[ lang-gwi-shing ]
/ ˈlæŋ gwɪ ʃɪŋ /


becoming languid, in any way.
expressive of languor; indicating tender, sentimental melancholy: a languishing sigh.
lingering: a languishing death.


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Origin of languishing

Middle English word dating back to 1300–50; see origin at languish, -ing2

OTHER WORDS FROM languishing

lan·guish·ing·ly, adverbhalf-lan·guish·ing, adjectiveun·lan·guish·ing, adjective

Definition for languishing (2 of 2)

[ lang-gwish ]
/ ˈlæŋ gwɪʃ /

verb (used without object)


the act or state of languishing.
a tender, melancholy look or expression.

Origin of languish

1250–1300; Middle English < Middle French languiss-, long stem of languirLatin languēre to languish; akin to laxus lax; see -ish2


lan·guish·er, noun Unabridged Based on the Random House Unabridged Dictionary, © Random House, Inc. 2020

Example sentences from the Web for languishing

British Dictionary definitions for languishing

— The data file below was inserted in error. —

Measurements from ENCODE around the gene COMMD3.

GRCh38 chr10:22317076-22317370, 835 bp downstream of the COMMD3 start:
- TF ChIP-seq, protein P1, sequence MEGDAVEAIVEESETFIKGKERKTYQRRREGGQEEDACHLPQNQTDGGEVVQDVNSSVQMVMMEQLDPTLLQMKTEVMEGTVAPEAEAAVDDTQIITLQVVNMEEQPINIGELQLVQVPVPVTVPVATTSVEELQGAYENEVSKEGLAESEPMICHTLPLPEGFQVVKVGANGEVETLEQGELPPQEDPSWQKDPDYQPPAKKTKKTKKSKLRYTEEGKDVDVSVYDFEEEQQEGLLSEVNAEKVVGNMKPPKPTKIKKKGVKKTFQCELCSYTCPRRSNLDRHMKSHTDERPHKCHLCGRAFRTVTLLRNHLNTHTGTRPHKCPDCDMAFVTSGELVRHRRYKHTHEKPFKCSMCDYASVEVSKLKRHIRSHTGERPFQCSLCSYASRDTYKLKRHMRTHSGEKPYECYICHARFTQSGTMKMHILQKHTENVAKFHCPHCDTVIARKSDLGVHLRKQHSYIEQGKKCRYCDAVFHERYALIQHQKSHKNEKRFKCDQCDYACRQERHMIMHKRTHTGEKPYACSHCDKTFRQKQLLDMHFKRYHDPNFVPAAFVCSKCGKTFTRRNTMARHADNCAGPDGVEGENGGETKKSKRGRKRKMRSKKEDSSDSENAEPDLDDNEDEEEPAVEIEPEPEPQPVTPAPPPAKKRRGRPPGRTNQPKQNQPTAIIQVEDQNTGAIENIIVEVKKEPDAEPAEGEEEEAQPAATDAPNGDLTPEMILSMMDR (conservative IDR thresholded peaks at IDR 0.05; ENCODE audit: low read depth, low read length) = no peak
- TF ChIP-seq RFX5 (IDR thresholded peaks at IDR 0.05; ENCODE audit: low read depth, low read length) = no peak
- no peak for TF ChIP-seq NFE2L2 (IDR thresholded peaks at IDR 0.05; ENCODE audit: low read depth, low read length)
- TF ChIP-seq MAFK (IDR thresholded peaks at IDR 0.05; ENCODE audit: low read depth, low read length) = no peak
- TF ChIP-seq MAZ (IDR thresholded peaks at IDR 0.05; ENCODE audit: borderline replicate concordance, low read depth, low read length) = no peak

/ (ˈlæŋɡwɪʃ) /

verb (intr)

to lose or diminish in strength or energy
(often foll by for) to be listless with desire; pine
to suffer deprivation, hardship, or neglectto languish in prison
to put on a tender, nostalgic, or melancholic expression

Derived forms of languish

languishing, adjectivelanguishingly, adverblanguishment, noun

Word Origin for languish

C14 languishen, from Old French languiss-, stem of languir, ultimately from Latin languēre
Collins English Dictionary - Complete & Unabridged 2012 Digital Edition © William Collins Sons & Co. Ltd. 1979, 1986 © HarperCollins Publishers 1998, 2000, 2003, 2005, 2006, 2007, 2009, 2012